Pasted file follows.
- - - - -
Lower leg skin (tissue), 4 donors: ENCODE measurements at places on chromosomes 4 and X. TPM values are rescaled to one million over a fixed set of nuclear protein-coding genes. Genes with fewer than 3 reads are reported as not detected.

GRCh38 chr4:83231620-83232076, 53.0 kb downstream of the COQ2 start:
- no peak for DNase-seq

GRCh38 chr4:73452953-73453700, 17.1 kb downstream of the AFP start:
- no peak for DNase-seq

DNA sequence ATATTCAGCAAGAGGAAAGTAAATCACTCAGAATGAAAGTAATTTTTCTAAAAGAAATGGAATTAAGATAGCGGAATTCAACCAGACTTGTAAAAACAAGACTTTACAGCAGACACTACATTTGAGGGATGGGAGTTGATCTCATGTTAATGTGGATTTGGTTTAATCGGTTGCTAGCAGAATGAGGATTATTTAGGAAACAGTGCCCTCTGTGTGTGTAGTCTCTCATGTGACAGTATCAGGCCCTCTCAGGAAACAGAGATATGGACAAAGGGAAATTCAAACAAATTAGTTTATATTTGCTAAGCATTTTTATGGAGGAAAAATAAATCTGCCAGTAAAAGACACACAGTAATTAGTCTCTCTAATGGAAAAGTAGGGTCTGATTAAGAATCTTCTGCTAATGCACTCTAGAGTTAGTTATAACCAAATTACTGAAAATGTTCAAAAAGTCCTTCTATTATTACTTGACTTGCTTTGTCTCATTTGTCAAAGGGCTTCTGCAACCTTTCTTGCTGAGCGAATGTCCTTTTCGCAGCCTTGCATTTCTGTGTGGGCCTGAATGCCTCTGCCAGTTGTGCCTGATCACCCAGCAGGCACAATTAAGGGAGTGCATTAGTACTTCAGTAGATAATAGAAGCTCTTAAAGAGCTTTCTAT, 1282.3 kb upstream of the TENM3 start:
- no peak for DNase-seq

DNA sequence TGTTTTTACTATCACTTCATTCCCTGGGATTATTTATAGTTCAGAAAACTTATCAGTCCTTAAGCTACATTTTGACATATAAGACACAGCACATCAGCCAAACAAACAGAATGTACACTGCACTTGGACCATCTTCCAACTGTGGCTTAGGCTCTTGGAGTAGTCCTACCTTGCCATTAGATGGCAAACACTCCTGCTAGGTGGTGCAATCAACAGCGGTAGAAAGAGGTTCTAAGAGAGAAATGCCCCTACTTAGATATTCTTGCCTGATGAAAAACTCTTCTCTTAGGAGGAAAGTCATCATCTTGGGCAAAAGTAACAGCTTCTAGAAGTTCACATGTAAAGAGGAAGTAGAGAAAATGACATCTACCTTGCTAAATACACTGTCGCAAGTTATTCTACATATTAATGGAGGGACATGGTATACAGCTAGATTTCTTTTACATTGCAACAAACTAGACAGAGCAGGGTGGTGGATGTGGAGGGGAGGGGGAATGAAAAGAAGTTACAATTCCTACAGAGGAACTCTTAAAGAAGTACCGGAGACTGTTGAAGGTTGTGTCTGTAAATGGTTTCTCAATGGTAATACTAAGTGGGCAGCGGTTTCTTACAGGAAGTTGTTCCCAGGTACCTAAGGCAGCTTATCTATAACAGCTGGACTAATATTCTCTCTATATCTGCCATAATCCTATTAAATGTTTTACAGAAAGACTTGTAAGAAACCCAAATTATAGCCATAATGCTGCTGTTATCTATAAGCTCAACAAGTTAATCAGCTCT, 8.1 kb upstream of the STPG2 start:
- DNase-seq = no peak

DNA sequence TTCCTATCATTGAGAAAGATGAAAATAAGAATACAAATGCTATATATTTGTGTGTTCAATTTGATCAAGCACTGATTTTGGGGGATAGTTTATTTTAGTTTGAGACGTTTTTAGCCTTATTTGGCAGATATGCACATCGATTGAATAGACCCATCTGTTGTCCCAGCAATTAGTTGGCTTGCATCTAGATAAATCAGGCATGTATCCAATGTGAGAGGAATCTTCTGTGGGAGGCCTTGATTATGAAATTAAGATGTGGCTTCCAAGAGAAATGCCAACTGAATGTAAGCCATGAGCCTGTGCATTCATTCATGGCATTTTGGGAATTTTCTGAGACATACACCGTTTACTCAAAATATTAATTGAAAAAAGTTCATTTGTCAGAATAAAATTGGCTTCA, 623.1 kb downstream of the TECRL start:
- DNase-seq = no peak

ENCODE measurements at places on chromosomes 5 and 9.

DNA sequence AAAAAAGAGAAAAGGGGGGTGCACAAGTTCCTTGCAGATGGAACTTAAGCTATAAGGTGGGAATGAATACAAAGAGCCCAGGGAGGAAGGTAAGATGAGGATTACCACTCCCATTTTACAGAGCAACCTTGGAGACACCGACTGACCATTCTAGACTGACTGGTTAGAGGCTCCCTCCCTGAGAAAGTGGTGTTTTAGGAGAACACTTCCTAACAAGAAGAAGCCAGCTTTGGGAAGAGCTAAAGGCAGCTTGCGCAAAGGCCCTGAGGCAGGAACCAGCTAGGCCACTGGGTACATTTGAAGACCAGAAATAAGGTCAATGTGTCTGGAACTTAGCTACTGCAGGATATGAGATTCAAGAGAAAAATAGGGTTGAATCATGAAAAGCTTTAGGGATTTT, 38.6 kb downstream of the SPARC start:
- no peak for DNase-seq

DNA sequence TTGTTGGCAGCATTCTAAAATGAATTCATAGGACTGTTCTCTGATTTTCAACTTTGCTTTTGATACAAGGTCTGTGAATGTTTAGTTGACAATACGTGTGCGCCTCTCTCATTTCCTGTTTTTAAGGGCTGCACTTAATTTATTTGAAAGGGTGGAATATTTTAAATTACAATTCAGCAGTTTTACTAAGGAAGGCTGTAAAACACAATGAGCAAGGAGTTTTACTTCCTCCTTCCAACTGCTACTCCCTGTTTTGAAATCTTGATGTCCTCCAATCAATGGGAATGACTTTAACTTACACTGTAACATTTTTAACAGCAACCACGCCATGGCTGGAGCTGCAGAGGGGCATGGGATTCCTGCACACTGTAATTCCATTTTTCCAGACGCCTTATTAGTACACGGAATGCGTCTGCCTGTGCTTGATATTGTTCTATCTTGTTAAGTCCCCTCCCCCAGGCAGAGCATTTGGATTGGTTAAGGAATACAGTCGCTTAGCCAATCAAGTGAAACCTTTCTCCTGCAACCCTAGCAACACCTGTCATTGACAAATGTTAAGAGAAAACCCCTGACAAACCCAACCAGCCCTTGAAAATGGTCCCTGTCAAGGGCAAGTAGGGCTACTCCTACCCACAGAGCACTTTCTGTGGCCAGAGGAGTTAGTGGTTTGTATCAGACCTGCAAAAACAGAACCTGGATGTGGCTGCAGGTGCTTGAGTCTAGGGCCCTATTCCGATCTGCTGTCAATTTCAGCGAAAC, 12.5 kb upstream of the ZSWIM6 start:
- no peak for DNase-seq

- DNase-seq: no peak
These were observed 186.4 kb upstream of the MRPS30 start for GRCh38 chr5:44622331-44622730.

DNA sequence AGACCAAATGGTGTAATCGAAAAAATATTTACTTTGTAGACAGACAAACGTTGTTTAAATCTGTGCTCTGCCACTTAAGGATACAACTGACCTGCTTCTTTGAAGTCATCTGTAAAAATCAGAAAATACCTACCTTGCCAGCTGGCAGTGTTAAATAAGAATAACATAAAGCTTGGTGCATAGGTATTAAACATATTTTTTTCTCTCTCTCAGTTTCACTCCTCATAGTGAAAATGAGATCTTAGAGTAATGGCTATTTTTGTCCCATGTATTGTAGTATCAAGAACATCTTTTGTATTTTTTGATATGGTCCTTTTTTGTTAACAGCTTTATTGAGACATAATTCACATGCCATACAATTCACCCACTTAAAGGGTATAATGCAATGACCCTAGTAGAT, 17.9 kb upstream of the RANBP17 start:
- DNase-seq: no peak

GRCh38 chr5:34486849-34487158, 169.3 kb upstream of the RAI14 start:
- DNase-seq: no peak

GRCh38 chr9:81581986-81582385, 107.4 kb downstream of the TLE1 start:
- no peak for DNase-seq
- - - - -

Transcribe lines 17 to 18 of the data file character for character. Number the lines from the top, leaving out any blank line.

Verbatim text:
- DNase-seq: no peak
These were observed 186.4 kb upstream of the MRPS30 start for GRCh38 chr5:44622331-44622730.